Confirming what had been widely rumored for at least two days, Sen. Jesse Helms, R-N.C., announced Wednesday evening that he would not seek re-election after the end of his fifth Senate term next year. 

WRAL-TV in Raleigh, N.C., broadcast a taped announcement by the senator at the top of its evening news at 6 p.m. Helms had taped the address before an invitation-only group at the TV station Wednesday afternoon. 

The 79-year-old senator entered the TV station using a cane and was greeted by employees at the station where he his conservative editorials earned him statewide fame in the 1960s and '70s. 

"I am by no means announcing my retirement," Helms insisted in his address, implying that his campaign for conservative causes was far from over. 

In Washington, President Bush issued a statement on the senator's decision. 

"The Senate is losing an institution with the decision of Jesse Helms to retire after three decades of distinguished public service," Bush said. "Senator Helms went to Washington, but never became a part of Washington. He has always remained true to his conservative principles and to the people of North Carolina who elected him five times." 

In the last decade, Helms has experienced health problems that affected his heart, legs and balance. The native of Monroe had both knees replaced in 1998. Since then, he has used a motorized scooter to get around Capitol Hill.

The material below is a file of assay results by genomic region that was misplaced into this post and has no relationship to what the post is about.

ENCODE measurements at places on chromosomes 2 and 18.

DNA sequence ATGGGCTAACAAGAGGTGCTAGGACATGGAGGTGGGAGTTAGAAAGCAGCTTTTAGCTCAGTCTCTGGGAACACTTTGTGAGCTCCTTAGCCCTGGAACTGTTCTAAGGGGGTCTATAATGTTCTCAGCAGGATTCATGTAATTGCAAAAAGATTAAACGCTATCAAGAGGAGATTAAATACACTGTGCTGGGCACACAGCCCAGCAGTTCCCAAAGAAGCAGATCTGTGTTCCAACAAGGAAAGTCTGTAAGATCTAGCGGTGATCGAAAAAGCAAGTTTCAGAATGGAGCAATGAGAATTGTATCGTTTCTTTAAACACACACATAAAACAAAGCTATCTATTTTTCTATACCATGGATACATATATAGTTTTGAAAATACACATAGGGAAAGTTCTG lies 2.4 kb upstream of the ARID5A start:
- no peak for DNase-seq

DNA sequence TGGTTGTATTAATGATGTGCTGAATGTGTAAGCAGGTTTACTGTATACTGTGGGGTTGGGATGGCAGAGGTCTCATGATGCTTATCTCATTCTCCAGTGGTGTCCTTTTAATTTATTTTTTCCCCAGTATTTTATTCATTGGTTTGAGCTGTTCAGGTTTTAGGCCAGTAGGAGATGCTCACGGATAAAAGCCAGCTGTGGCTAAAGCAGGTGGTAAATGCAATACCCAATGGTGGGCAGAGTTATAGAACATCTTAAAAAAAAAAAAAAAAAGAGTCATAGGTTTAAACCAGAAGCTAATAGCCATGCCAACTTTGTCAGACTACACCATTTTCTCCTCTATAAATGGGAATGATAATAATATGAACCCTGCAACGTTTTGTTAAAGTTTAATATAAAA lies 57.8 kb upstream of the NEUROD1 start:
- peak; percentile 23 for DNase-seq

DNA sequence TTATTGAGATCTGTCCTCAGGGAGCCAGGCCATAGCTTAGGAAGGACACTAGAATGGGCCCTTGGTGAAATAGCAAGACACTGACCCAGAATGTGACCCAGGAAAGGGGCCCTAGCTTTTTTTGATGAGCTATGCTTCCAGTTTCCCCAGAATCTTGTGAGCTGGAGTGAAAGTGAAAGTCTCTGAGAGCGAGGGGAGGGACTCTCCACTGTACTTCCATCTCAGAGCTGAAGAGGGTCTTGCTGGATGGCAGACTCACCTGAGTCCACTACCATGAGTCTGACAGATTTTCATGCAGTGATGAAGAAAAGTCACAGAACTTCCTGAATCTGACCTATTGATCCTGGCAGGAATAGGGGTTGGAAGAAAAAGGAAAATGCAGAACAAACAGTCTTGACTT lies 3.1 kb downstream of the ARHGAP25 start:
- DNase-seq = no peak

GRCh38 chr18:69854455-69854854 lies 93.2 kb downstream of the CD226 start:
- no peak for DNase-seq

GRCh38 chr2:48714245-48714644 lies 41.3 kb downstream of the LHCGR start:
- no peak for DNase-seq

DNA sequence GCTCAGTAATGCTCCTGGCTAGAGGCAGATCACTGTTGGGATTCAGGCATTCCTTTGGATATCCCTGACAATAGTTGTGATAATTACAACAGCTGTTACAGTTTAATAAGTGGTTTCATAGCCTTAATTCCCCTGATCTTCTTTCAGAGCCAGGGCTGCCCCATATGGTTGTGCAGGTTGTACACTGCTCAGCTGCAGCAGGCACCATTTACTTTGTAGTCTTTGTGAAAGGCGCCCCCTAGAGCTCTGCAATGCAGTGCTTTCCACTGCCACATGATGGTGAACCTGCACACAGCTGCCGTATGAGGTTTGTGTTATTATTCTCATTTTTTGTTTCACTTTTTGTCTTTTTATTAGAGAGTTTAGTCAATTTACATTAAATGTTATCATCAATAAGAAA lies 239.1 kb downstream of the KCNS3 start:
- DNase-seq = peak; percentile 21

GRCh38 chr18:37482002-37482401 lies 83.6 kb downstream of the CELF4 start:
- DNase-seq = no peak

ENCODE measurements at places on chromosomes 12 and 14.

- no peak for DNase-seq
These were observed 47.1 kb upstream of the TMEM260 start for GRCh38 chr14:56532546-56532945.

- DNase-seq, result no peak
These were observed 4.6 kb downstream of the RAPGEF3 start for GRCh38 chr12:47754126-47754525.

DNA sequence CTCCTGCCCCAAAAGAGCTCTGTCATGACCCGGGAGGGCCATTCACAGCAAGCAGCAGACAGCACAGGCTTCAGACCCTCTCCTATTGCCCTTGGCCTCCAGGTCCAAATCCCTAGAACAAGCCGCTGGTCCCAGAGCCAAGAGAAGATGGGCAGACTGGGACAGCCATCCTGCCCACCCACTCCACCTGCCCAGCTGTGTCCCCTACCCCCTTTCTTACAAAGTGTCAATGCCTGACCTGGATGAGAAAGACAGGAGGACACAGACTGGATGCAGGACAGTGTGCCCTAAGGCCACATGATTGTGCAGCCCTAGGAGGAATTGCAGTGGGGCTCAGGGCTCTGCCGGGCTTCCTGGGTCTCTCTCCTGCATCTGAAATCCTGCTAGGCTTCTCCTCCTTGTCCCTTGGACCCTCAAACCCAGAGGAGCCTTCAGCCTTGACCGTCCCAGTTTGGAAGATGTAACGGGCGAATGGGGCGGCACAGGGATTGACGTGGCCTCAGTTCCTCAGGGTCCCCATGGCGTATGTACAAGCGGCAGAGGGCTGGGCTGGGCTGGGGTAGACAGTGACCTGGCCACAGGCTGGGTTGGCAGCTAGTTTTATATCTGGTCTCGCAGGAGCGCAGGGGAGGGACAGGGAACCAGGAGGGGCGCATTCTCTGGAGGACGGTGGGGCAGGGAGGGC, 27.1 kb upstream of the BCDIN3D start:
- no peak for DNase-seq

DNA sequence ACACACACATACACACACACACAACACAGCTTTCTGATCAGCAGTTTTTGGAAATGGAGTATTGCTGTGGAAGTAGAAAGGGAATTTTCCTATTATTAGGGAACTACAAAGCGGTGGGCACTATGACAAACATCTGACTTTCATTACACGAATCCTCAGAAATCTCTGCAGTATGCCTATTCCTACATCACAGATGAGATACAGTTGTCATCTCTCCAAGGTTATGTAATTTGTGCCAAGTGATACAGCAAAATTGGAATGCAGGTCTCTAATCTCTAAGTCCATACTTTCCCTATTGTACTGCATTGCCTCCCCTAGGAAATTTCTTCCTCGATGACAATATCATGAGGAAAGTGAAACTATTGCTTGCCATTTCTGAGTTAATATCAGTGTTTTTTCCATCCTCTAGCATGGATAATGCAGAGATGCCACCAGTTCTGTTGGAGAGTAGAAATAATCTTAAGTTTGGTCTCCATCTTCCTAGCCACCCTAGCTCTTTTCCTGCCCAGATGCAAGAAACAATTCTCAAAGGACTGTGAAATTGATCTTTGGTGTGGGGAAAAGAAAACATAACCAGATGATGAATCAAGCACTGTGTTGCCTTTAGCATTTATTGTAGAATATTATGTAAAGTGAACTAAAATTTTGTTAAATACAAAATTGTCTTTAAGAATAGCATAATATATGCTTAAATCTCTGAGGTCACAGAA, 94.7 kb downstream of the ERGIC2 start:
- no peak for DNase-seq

Helms first worked in Washington from 1951 to 1953 as an aide to North Carolina Democratic Senator Willis Smith. 

Then his television editorials taking aim at communists and the civil-rights movement made him well known to many North Carolinians. 

Helms first went to the Senate in the fall of 1972. That same year, Richard Nixon won a second term as president in a landslide. And North Carolina elected its first Republican governor of the 20th Century, Jim Holshouser. 

It didn't take long for Helms' conservative views and stubborn ways to endear him to conservatives across the country. 

Despite his current health, Helms hadn't lost his appetite for a good fight, even with a sitting GOP president. This summer, Helms blocked the appointment of some Treasury Department officials in an attempt to push President Bush to help out the troubled textile industry. 

As chairman of the Senate Agriculture Committee in the early 1980s and later head of the Foreign Relations Committee, Helms had the power to frustrate presidents here and abroad. 

During his 29 years in the Senate, Helms pushed conservative social causes, opposing abortion and advocating school prayer. Back home, he was embraced by both Republicans and conservative Democrats in rural, eastern North Carolina.  

The Associated Press contributed to this report